The Day the Music Died

The Day the Music Died

photocredit:  surfballroom.com

BY: RACHEL SMITH

A long long time ago
I can still remember how
That music used to make me smile
And I knew if I had my chance
That I could make those people dance
And maybe they'd be happy for a while

But February made me shiver
With every paper I'd deliver
Bad news on the doorstep
I couldn't take one more step

I can't remember if I cried
When I read about his widowed bride
Something touched me deep inside
The day the music died

These lyrics memorialized three of the brightest, shining stars in Rock ‘n Roll history.  After touring for weeks on the Winter Dance Party, braving a rickety bus packed with fellow musicians in the harsh winter weather of the Midwest, Buddy Holly chartered a plane to fly from Mason City to Fargo, North Dakota.  Originally, Waylon Jennings and Tommy Alsup were the two companions slated for remaining seats on that plane.

In what later became an unfortunate twist of fate, Jennings gave up his seat to The Big Bopper who was suffering from a nasty case of the flu.  Alsup took his chances in a coin flip with young Ritchie Valens, losing his spot on the plane that cold, February night.

What happened shortly after take-off from the Mason City airport soon became known as ‘The day the music died.’  The plane, carrying the three musicians, crashed into a field just North of Clear Lake, Iowa, killing everyone on board.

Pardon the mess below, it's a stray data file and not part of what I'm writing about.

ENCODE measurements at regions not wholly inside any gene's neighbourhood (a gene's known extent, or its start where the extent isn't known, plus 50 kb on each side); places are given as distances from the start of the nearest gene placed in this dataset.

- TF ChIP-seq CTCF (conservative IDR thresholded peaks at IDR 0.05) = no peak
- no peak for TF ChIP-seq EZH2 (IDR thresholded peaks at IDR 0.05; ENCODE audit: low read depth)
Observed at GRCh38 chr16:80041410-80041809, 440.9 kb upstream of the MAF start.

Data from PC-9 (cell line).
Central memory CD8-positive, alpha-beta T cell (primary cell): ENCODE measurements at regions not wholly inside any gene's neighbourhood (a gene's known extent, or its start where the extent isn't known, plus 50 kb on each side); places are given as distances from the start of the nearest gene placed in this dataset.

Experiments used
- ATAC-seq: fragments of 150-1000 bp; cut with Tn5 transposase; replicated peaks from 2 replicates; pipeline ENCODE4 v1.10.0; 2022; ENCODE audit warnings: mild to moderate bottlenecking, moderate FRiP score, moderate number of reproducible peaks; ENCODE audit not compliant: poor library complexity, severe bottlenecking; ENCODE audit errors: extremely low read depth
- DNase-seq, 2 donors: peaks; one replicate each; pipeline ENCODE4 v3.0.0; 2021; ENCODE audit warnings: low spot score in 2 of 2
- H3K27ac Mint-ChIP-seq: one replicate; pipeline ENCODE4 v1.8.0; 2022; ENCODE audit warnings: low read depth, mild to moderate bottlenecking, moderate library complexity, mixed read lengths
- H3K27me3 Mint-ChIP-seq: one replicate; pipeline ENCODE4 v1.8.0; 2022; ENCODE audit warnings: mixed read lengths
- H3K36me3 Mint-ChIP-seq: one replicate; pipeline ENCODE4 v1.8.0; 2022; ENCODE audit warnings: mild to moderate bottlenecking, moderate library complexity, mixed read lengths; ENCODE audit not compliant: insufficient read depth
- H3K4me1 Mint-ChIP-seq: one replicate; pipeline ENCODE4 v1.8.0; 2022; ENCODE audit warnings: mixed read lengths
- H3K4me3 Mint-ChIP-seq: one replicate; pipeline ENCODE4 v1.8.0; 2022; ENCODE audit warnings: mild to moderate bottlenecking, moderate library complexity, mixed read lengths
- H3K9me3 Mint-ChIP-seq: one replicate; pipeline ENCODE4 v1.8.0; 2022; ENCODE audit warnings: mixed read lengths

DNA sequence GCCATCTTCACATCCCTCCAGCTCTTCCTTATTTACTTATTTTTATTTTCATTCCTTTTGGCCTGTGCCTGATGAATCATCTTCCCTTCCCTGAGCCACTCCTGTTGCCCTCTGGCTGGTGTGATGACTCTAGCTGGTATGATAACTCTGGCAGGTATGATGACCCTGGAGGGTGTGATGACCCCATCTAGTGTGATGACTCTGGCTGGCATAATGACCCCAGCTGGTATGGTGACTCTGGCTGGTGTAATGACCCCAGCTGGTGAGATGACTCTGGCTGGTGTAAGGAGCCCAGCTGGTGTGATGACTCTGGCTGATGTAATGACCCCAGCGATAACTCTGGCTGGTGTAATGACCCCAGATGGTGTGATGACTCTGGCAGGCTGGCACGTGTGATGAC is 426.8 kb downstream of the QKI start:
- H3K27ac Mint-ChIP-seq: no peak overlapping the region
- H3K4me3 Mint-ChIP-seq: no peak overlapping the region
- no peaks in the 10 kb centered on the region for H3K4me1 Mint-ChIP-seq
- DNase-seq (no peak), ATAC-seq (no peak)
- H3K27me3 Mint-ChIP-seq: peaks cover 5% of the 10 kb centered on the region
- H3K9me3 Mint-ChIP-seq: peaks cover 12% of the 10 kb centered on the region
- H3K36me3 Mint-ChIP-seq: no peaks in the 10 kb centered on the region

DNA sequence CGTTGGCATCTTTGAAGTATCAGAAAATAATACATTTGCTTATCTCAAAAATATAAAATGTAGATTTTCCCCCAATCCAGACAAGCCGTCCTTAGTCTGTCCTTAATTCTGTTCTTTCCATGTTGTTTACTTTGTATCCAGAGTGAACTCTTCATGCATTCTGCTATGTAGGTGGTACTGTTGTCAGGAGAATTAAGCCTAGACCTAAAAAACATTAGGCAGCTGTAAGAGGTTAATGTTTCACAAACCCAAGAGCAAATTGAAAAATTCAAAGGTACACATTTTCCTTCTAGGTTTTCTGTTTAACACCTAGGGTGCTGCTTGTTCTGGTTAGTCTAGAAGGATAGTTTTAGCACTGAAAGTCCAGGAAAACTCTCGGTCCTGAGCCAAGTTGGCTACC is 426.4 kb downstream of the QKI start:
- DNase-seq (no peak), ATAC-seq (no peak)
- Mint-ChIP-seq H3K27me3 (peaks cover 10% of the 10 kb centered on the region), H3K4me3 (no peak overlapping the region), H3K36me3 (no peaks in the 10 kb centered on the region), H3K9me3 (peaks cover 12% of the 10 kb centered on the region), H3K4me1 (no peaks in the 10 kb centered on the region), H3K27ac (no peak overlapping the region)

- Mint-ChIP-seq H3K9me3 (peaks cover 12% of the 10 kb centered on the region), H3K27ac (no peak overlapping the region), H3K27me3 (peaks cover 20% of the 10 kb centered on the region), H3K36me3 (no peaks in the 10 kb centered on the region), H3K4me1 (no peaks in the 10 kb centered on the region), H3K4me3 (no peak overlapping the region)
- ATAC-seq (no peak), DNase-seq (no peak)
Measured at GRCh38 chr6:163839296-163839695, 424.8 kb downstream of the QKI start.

In 1979, local on-air visionary, Daryl “The Mad Hatter” Hensley, held a fictional interview during his radio program.  He told listeners there had been a time warp in the studio and Buddy Holly had just walked in.  During their conversation “Buddy” suggested a memorial concert to mark the 20th anniversary of his death.

The rest, as they say, is history.  As the event morphed over the years, it gained National recognition, pulling some of the biggest names in Rock ‘n Roll history, and drawing the attention of major media outlets.

The Winter Dance Party is still held each year at the Surf Ballroom, but is now a three-day music-filled event.  It’s become a celebration, an occasion to reminisce about a time in history where life was just a bit simpler.  A time of poodle skirts and bobby socks.  A time to dance, to remember back when Rock ‘n Roll was pure and true.  A time to honor the fallen musicians whose lives were cut short.

The event is a tribute to the day the music died by keeping the spirit of Rock 'n Roll alive.

For a full listing of activities during the Winter Dance Party 2018, please visit www.surfballroom.com.

Enter to win a pair of Winter Dance Party tickets courtesy of the Surf Ballroom & Museum!

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